Monday, February 25, 2013

My New Front Porch!

On my last post, I told you about the plans for our front porch. Originally this space was just another flower bed.  Well, maybe not just another flower bed, more like a jungle, with it's own ecosystem.  After just a few months of living here, we tore our the flower beds and just had a plot of dirt where the plants used to be.  We knew all along that we wanted a porch there, but had no idea how to go about it.  We knew we wanted pavers, but were overwhelmed by the costs and work involved with that.  We have thought about pea gravel, cement, cement molds, you name it. 

We ended up settling on these 16x16 pavers.  We love them because they are all one piece, which means less work and less up-keep than the smaller ones.  Plus, they have deep rivets in them so you can put the sand in them, making them look like we worked a lot harder than we did.  (PS... shout out to my father in law, Bobby for all that he did to help us this weekend, as well as my mom for helping take care of the kid, and carting me to Lowe's for some extra stuff we needed.)

Sorry in advance for not having step by step pics. 

Here is what we did to make it happen:

1) Prep the ground.  This was actually done a long time ago, when we pulled all of the bushes out, thus leaving an empty pallet.

1a)  Part of prepping the ground also includes leveling it, and packing the dirt to avoid shifting.  They make tools that you can rent to make the job a little easier, but my FIL and Chris did it the old school way, by pounding a cinder block over and over again. 

2) Paver sand base.  We didn't have to do a lot of this since we live in FL, and already have sandy soil.  But the good thing about the special paver sand is that its more like crushed rock, will likely prevent everything from sinking and moving around.

3)  Paver base.  Not sand.  This is like a thick styrofoam that keeps everything level.  It also won't absorb water, which is good. 

4) Pavers.  The pavers we used have a similar pattern to them, but not exactly the same.  So we were able to make them look a little more hodge-podge than if we just used straight bricks.  Really, how you do it is up to you, just as long as you keep with it, and don't change your mind in the middle of your project.

5)  Paver sand base.... again.  This is going to keep the pavers from shifting more, and also makes it look like cement between bricks.  This step isn't all the way complete for us.  We put some down, and wet it and let it dry, and we are going to be mixing some sand and Seal-Krete to put in between the cracks, so that we aren't sweeping up sand and re-packing for the rest of our lives.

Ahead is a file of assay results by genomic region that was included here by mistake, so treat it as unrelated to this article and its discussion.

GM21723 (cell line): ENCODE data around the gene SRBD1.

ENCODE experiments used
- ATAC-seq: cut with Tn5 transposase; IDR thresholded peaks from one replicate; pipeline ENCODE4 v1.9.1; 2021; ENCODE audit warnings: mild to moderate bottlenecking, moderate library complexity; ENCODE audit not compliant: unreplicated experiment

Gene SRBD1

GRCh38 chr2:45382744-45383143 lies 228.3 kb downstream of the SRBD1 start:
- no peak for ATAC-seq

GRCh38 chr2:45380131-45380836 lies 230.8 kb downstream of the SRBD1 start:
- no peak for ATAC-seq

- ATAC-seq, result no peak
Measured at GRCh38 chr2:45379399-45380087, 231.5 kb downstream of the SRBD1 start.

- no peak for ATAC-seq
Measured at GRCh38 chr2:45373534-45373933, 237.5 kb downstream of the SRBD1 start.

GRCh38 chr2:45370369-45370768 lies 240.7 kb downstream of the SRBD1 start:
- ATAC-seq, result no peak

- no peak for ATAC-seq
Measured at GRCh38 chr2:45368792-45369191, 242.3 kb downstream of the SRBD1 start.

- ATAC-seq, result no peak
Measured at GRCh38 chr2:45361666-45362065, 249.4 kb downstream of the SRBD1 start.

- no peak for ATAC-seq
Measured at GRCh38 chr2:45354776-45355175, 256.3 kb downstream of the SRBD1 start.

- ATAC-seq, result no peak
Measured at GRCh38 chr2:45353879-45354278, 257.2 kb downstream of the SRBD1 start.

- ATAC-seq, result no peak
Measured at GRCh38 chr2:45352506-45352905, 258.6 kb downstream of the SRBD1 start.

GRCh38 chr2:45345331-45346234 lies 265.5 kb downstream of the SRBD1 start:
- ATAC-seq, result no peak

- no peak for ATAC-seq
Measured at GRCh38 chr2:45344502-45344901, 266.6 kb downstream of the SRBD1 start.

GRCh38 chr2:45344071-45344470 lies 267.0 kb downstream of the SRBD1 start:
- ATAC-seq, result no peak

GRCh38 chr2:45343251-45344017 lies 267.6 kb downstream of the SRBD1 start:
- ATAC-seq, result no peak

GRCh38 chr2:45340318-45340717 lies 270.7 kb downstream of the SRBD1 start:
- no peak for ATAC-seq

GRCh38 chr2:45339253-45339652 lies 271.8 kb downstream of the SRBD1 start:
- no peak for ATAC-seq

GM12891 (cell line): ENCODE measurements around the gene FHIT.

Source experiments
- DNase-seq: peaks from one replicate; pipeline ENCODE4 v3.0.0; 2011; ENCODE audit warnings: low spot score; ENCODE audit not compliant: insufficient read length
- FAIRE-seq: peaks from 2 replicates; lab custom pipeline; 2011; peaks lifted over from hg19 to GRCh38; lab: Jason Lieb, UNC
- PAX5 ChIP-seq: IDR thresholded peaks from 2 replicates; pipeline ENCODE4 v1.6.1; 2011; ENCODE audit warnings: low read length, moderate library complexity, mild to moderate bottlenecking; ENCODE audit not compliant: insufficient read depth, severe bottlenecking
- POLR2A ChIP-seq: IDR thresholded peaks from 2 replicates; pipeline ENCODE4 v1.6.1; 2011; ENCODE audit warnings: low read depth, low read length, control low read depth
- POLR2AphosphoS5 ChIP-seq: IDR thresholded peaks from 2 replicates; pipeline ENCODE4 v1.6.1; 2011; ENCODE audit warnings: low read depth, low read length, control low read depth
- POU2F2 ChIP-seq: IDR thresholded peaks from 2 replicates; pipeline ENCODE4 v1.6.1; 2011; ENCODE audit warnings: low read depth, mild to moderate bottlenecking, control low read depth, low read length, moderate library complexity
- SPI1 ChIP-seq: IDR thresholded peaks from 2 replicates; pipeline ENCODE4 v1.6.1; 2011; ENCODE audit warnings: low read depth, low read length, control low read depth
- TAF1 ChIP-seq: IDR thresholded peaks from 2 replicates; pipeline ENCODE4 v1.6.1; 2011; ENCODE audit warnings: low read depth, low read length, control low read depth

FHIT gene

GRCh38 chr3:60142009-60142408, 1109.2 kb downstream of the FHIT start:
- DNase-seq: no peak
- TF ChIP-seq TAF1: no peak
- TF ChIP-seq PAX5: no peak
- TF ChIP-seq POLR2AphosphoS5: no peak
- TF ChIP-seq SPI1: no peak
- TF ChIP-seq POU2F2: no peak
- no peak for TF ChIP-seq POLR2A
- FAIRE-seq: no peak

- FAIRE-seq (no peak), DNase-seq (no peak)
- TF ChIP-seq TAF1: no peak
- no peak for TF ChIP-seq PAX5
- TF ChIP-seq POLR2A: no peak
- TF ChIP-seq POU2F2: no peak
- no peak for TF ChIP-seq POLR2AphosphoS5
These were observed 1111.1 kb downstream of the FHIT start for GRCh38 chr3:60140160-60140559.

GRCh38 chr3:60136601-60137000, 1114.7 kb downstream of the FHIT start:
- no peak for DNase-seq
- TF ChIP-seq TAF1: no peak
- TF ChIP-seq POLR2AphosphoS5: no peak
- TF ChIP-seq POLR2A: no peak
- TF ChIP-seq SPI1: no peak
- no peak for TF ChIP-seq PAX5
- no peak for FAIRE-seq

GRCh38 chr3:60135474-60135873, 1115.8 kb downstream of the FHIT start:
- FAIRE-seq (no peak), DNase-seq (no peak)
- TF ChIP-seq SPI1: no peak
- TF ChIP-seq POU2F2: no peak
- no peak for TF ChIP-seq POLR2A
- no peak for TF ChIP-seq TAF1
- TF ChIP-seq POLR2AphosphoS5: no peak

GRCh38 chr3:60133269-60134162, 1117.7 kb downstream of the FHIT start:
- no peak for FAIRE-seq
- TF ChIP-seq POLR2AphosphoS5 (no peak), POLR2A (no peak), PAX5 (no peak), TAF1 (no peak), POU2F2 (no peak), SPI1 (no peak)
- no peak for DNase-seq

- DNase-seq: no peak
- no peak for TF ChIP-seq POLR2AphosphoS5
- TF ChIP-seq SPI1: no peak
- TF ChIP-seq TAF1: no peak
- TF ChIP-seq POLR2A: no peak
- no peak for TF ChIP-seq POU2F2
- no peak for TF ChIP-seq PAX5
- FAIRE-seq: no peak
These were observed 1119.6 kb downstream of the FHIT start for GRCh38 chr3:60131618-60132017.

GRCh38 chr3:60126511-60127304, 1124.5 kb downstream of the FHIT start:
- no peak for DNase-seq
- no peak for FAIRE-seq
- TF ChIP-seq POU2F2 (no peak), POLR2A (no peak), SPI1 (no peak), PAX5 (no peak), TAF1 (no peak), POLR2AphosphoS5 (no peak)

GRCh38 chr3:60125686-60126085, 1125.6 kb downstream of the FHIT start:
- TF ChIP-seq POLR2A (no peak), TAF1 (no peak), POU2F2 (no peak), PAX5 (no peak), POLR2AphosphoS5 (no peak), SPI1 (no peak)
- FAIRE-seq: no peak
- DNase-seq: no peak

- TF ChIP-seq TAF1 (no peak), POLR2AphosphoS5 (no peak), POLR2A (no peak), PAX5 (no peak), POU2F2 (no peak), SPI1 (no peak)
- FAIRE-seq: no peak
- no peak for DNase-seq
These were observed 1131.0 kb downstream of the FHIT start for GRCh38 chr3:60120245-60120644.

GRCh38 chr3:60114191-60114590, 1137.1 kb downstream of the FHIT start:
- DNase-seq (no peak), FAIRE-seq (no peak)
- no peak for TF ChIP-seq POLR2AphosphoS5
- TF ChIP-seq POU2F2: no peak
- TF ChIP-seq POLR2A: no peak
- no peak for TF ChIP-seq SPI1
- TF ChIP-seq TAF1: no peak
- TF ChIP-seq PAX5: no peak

6) Seal-Krete.  When the last step is done, we will be putting Seal-Krete over the whole porch to keep the whole thing sealed.  It's best to do this, so the cement stays dry, and doesn't wear down or have mold issues. This will also help keep grass and weeds from showing up between the pavers.

7) Decorate.  I don't have it just the way I want it just yet.  We will likely be adding some lighting above the porch, and maybe a nice wall sculpture.


Notes:  Pavers are heavy.  I don't mean like over time, they are difficult to handle, or maybe you will be sore the next day.  These things are like 40 lbs.  It was quite comedic when we were buying them, and trying to get them through the store, onto the truck and off again.  Not to mention pinched fingers. 

In case you wonder:  The pavers, paver base and sand cost us about $450 for a little bigger than 7x10 area.  The pavers were $4.96 a piece, or $2.68 per square foot. 

I don't regret our decision to do this at all.  Last night we sat out their with my parents, watching Alyssa play through the grass while the sun went down, and the orange blossoms were potent!

One more thing to add.  Over in the opposite corner, we had a sort of straggly plant there.  I have always wanted a Bougainville, but it is super thorny, so we would always be trying to get Alyssa to stay away from it, and pruning can be a bear, not to mention very painful.  I was at Lowes the other day and found this Bleeding Hearts Vine.  It resembles, and will continue to resemble a Bougainville, without the thorns.  Just a little tip from me, because I was excited about it.  The only bad thing is that it is pretty picky.  It doesn't like moist soil, but also doesn't like the sun.  I put it there, because it is the perfect spot, and I'm hoping I can keep it going.  And the trellis that I am using was only $8.  Score!


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